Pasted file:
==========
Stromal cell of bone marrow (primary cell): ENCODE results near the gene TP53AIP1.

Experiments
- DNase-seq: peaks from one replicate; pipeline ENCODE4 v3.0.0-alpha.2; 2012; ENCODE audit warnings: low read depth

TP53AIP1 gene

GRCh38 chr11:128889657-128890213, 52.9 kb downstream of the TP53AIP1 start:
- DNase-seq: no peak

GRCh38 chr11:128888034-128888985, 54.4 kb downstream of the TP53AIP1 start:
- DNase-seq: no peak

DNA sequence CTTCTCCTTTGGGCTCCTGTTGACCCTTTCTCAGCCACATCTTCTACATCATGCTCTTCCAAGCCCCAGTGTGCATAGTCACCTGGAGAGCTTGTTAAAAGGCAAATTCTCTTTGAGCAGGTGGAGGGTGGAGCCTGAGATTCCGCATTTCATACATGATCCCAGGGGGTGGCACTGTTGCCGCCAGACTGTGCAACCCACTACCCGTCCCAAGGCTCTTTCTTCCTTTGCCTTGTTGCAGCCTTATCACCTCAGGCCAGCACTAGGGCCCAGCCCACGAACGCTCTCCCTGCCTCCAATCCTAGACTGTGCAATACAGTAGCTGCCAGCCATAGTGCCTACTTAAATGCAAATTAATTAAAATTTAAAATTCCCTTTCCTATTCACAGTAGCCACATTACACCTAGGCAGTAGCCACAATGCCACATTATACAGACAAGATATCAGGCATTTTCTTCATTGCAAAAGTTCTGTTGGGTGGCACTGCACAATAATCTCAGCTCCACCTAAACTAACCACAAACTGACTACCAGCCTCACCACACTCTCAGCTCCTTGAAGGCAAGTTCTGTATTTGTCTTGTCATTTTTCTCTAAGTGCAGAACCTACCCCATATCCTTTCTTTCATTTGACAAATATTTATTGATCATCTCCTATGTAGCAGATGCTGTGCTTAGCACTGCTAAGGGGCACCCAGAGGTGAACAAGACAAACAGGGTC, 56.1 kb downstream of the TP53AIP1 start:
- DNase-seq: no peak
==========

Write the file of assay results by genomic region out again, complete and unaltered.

Stromal cell of bone marrow (primary cell): ENCODE results near the gene TP53AIP1.

Experiments
- DNase-seq: peaks from one replicate; pipeline ENCODE4 v3.0.0-alpha.2; 2012; ENCODE audit warnings: low read depth

TP53AIP1 gene

GRCh38 chr11:128889657-128890213, 52.9 kb downstream of the TP53AIP1 start:
- DNase-seq: no peak

GRCh38 chr11:128888034-128888985, 54.4 kb downstream of the TP53AIP1 start:
- DNase-seq: no peak

DNA sequence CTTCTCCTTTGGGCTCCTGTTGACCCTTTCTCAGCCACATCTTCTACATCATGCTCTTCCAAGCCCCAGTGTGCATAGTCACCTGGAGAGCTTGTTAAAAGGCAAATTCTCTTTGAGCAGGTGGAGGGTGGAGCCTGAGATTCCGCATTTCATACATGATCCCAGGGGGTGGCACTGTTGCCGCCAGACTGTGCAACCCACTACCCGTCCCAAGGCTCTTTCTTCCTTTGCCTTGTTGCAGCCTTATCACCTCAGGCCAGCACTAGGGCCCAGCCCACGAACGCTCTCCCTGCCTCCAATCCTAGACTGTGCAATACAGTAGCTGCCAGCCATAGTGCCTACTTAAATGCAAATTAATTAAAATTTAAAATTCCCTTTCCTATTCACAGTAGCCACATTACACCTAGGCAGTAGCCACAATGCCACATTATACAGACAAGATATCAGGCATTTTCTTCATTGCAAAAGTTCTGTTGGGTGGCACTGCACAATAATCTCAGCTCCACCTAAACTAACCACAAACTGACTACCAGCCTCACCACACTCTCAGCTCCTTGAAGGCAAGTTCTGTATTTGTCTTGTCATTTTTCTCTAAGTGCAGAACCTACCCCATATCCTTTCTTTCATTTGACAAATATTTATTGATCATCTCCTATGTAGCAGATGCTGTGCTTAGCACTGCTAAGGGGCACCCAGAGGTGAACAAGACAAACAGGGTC, 56.1 kb downstream of the TP53AIP1 start:
- DNase-seq: no peak